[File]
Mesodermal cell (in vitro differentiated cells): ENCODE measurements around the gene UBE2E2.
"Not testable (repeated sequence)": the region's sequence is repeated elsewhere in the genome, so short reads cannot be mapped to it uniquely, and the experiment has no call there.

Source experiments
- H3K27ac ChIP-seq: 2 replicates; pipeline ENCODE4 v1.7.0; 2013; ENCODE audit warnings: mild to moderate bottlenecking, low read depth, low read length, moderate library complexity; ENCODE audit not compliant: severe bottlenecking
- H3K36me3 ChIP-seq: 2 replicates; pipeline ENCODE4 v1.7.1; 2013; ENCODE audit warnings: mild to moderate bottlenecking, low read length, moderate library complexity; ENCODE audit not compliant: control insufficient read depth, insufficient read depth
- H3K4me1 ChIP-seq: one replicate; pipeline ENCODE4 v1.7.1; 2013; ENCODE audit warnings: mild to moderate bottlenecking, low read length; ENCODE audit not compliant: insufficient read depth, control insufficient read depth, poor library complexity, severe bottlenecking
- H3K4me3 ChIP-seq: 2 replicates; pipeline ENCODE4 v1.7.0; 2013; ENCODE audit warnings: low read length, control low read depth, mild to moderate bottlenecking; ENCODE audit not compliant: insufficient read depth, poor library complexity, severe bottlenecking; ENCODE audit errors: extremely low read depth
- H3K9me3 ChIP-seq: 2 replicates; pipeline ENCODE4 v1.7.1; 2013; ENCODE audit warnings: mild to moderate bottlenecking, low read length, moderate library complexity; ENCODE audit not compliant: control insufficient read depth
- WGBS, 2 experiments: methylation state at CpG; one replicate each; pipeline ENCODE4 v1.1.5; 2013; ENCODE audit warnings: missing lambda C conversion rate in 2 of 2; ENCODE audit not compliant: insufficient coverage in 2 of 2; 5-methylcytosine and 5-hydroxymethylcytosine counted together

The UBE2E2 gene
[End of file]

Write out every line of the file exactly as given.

Mesodermal cell (in vitro differentiated cells): ENCODE measurements around the gene UBE2E2.
"Not testable (repeated sequence)": the region's sequence is repeated elsewhere in the genome, so short reads cannot be mapped to it uniquely, and the experiment has no call there.

Source experiments
- H3K27ac ChIP-seq: 2 replicates; pipeline ENCODE4 v1.7.0; 2013; ENCODE audit warnings: mild to moderate bottlenecking, low read depth, low read length, moderate library complexity; ENCODE audit not compliant: severe bottlenecking
- H3K36me3 ChIP-seq: 2 replicates; pipeline ENCODE4 v1.7.1; 2013; ENCODE audit warnings: mild to moderate bottlenecking, low read length, moderate library complexity; ENCODE audit not compliant: control insufficient read depth, insufficient read depth
- H3K4me1 ChIP-seq: one replicate; pipeline ENCODE4 v1.7.1; 2013; ENCODE audit warnings: mild to moderate bottlenecking, low read length; ENCODE audit not compliant: insufficient read depth, control insufficient read depth, poor library complexity, severe bottlenecking
- H3K4me3 ChIP-seq: 2 replicates; pipeline ENCODE4 v1.7.0; 2013; ENCODE audit warnings: low read length, control low read depth, mild to moderate bottlenecking; ENCODE audit not compliant: insufficient read depth, poor library complexity, severe bottlenecking; ENCODE audit errors: extremely low read depth
- H3K9me3 ChIP-seq: 2 replicates; pipeline ENCODE4 v1.7.1; 2013; ENCODE audit warnings: mild to moderate bottlenecking, low read length, moderate library complexity; ENCODE audit not compliant: control insufficient read depth
- WGBS, 2 experiments: methylation state at CpG; one replicate each; pipeline ENCODE4 v1.1.5; 2013; ENCODE audit warnings: missing lambda C conversion rate in 2 of 2; ENCODE audit not compliant: insufficient coverage in 2 of 2; 5-methylcytosine and 5-hydroxymethylcytosine counted together

The UBE2E2 gene